Google

Google Health Data API

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Google recently released Google Health. The application makes it easy for users to keep track of their medical records. Along with releasing Google Health they have also released the Google Health Data API.

Below is an excerpt about the Google Health Data API.

The Google Health Data API allows client applications to view and send Health content in the form of Google Data API feeds. Your client application can use the Health Data API to create new medical records, request a list of medical records and query for medical records that match particular criteria.

Here are some of the things you can do with the Health Data API:

You can learn more about Google's Health Data API here.

I can see a lot of uses of this API for medical related mash-ups.

Java The Next App Engine Language?

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Michael Podrazik has written an interesting post on what the next App Engine Language will be. If you don't know about App Engine it currently supports Python and you can read more about it here.

Below is an excerpt from the post.

So how reasonable would it be to offer a hosted Java environment? While almost any hosting provider currently gives you the option of running PHP, lots of 'em give you Perl, etc. virtually nobody except boutique hosting providers let you run Java. There's a good reason for this. First of all, Java is an enterprisey language and the apps that use Java on the server side are not especially well suited to run in a shared environment. Secondly, even if the market existed, there are technical limitations that make running Java in a shared resource pool problematic. While you can chroot PHP to prevent people from accessing the shared, underlying filesystem, with Java you can spawn threads and do lots of other things that make implementing resource consumption quotas problematic. The fact that you can't just run a Java program using an Apache module or through CGI, and the fact that there tends to be a mismatch in the skill sets that *nix ops people usually have and the skill set required to effectively manage a Java app just further muddies the waters.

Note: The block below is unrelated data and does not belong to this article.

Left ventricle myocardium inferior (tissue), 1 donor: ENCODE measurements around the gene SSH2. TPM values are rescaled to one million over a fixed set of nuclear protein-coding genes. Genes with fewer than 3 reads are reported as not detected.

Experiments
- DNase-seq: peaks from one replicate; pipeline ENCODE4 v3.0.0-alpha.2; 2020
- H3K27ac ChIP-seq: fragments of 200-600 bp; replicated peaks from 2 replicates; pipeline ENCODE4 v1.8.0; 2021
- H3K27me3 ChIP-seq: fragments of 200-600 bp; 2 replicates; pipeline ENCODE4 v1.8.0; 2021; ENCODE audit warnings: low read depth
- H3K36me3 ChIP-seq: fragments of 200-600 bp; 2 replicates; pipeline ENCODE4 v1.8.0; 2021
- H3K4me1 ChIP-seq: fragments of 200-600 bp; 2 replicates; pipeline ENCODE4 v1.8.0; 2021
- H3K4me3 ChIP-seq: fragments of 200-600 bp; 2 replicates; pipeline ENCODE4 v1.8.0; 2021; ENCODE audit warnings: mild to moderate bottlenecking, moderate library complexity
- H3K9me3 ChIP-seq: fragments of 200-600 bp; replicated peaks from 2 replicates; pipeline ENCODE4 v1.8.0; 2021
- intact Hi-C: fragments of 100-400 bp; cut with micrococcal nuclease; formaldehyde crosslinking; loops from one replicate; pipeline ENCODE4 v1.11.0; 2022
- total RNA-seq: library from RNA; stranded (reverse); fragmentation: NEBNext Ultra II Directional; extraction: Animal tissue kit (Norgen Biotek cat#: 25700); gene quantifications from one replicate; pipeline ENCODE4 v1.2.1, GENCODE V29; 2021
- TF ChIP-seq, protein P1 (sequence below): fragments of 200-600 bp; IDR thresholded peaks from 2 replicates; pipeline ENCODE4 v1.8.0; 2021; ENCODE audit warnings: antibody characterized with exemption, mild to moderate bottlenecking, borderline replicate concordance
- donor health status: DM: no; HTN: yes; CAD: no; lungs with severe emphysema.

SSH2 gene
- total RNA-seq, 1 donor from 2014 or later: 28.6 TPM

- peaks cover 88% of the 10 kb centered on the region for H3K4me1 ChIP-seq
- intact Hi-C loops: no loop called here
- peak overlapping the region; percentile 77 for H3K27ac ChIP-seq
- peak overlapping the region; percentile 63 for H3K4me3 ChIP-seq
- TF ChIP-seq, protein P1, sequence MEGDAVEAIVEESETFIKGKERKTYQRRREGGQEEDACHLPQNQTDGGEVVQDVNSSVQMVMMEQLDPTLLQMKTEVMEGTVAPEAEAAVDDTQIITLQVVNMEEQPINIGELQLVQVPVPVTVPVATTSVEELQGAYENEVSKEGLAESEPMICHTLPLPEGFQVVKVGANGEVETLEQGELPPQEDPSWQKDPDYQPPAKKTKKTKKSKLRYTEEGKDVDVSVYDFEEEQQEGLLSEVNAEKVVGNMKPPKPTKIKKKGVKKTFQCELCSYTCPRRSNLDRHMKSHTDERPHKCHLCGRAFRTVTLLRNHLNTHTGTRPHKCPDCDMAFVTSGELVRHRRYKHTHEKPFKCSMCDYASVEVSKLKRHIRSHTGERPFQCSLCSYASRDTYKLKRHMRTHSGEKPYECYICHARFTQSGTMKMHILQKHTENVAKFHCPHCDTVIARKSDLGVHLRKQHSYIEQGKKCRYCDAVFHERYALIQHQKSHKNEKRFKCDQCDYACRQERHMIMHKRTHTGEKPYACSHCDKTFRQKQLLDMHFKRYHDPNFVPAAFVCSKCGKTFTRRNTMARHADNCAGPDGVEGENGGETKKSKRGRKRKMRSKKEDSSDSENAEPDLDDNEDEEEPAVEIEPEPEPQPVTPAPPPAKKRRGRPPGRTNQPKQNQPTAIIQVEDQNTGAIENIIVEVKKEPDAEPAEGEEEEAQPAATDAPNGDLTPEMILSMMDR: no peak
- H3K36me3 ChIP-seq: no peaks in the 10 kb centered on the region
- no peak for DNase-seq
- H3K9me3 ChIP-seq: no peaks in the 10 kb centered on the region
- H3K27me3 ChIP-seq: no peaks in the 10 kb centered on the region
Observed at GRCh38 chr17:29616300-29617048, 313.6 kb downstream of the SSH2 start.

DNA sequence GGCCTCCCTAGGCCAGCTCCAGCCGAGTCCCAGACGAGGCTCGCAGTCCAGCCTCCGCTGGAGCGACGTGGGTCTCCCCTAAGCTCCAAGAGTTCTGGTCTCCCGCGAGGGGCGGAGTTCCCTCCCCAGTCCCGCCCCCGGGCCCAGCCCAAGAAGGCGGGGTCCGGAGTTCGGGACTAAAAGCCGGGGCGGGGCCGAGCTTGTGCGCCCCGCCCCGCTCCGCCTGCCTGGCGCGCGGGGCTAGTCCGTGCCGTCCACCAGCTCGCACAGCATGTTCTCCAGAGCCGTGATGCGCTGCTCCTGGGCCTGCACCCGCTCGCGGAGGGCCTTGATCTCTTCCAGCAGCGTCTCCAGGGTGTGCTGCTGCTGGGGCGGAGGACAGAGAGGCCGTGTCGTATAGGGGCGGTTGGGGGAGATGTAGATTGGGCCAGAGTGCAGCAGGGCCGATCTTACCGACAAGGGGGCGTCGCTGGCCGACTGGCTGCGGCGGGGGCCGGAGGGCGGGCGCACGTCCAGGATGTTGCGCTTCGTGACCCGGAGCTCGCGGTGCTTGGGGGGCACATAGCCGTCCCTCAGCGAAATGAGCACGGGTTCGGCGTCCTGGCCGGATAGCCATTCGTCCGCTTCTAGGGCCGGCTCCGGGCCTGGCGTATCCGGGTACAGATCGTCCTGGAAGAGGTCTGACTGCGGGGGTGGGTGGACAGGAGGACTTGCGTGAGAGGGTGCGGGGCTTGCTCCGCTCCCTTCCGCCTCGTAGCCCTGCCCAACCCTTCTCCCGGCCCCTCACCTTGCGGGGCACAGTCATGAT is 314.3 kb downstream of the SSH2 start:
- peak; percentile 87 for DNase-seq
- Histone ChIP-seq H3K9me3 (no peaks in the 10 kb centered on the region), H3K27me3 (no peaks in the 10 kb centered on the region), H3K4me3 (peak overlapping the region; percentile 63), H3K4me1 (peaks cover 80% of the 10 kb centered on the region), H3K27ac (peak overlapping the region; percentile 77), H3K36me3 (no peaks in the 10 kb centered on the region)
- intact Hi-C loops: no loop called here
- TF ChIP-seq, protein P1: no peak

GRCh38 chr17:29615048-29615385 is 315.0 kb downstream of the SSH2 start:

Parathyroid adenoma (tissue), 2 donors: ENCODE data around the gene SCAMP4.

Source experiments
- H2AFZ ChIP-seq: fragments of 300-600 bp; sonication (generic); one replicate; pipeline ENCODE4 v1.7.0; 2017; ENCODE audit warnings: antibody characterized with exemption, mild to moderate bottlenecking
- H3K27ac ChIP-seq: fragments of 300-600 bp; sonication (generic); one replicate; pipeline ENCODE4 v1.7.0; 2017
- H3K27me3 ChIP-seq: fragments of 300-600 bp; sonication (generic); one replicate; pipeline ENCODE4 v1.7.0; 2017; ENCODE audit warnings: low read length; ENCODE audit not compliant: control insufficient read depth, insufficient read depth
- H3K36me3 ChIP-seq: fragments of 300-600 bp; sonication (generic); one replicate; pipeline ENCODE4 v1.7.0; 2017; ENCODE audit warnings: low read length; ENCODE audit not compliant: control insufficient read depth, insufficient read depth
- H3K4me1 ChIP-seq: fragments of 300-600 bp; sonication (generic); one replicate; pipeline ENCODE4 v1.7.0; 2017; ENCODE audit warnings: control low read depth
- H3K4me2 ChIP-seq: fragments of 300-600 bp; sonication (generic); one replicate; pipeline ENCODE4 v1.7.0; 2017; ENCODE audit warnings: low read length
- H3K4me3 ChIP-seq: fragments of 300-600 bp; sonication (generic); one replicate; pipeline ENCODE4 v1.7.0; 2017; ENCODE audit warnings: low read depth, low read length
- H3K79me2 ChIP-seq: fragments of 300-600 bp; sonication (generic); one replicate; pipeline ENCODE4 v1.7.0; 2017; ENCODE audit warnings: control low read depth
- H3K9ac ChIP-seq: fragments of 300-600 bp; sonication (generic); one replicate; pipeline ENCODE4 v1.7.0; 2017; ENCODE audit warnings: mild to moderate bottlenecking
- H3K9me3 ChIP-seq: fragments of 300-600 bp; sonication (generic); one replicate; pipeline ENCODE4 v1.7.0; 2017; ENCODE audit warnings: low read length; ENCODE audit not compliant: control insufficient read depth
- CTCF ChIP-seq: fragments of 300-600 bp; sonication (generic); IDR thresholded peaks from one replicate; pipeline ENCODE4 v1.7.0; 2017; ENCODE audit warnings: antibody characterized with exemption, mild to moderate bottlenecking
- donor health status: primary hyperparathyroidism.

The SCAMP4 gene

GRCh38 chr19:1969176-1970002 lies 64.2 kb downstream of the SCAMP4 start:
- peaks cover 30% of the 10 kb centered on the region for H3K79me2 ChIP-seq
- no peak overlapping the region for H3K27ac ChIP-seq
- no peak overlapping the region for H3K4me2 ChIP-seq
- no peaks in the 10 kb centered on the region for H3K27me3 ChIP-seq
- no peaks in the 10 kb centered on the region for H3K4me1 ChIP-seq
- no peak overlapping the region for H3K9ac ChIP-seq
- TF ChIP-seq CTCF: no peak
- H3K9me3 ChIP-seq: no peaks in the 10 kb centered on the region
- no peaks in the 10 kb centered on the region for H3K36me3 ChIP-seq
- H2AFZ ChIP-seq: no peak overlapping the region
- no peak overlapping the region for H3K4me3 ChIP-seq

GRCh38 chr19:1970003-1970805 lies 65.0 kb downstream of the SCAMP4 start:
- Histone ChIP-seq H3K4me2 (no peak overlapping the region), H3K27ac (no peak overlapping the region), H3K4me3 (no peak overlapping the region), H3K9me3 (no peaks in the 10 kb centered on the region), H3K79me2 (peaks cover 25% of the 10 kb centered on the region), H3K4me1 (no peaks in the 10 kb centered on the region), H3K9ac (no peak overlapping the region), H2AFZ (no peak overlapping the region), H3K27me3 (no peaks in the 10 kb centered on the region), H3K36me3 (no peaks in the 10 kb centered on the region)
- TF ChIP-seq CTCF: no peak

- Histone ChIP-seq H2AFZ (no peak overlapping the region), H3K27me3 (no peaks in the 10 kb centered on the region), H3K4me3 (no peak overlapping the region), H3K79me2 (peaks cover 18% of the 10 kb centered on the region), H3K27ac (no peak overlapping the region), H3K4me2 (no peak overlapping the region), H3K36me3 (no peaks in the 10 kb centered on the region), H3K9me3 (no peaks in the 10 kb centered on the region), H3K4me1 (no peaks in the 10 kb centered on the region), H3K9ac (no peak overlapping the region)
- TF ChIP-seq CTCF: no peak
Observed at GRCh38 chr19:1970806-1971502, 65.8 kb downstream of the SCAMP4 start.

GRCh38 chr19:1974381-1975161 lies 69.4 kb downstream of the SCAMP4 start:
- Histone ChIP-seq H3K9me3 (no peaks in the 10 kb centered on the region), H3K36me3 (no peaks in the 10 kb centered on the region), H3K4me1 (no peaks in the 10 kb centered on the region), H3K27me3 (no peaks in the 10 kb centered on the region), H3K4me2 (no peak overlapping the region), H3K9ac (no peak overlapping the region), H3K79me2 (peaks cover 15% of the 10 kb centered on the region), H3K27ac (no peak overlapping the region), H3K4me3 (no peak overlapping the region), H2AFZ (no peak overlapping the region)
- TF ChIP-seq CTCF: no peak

What you would really need is a customizable JVM that let a hosting provider limit what hosted apps are allowed to do. You may be able to do this with a locked down SecurityManager, but doing the kinds of things that Google is doing with the App Engine Python implementation would be even better. Not very many people have the chops to write their own VM. Google is one of them, and oh yeah, they've already sorta done it. Twice.

GWT is interesting in that you write your applications in Java with certain elements of the API stripped out and the compiler translates your code to JavaScript. Android apps are written in Java with certain elements of the API stripped out and the compiler translate your code to run in Dalvik. Why not do something like this for App Engine and make it a trifecta?

Google is pouring a lot of resources into Java lately and in a public way. Guice is getting lots of attention lately as a Spring competitor.

You can read the full post here.

So, the post predicts that the next App Engine Language will be Java. However, it predicts that the API will be limited. I would love to hear your thoughts on this prediction, so leave your thoughts in the comments.

TubeSpy Now Available in 23 Languages